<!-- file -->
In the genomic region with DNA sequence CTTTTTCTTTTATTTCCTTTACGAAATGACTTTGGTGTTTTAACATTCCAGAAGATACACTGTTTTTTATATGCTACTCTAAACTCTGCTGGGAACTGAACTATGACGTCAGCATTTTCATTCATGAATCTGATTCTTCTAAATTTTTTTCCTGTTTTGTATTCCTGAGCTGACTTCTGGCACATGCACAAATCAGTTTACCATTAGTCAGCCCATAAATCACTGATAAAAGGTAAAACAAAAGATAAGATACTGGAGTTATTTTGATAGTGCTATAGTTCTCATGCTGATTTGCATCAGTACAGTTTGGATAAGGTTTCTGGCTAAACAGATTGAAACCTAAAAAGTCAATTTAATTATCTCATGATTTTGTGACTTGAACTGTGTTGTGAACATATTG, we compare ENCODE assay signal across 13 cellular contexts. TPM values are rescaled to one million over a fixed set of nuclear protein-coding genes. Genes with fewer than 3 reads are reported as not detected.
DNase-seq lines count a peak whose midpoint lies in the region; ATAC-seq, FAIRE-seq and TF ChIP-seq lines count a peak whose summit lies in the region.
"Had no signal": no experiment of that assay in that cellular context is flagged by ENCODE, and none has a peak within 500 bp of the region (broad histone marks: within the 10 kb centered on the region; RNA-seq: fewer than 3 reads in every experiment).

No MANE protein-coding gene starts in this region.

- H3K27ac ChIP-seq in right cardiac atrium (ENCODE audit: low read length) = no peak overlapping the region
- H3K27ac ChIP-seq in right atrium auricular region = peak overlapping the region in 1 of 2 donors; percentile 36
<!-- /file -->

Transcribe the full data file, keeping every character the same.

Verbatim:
In the genomic region with DNA sequence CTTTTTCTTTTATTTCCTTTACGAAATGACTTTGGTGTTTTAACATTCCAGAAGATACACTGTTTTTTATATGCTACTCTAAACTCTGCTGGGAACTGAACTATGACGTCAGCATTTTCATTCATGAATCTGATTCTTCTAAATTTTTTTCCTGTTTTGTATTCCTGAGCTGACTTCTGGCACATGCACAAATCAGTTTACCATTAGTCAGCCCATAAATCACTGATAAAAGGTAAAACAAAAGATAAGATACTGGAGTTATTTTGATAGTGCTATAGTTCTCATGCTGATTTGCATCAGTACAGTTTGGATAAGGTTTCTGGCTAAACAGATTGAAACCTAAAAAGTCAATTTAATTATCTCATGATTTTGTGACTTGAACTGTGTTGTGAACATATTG, we compare ENCODE assay signal across 13 cellular contexts. TPM values are rescaled to one million over a fixed set of nuclear protein-coding genes. Genes with fewer than 3 reads are reported as not detected.
DNase-seq lines count a peak whose midpoint lies in the region; ATAC-seq, FAIRE-seq and TF ChIP-seq lines count a peak whose summit lies in the region.
"Had no signal": no experiment of that assay in that cellular context is flagged by ENCODE, and none has a peak within 500 bp of the region (broad histone marks: within the 10 kb centered on the region; RNA-seq: fewer than 3 reads in every experiment).

No MANE protein-coding gene starts in this region.

- H3K27ac ChIP-seq in right cardiac atrium (ENCODE audit: low read length) = no peak overlapping the region
- H3K27ac ChIP-seq in right atrium auricular region = peak overlapping the region in 1 of 2 donors; percentile 36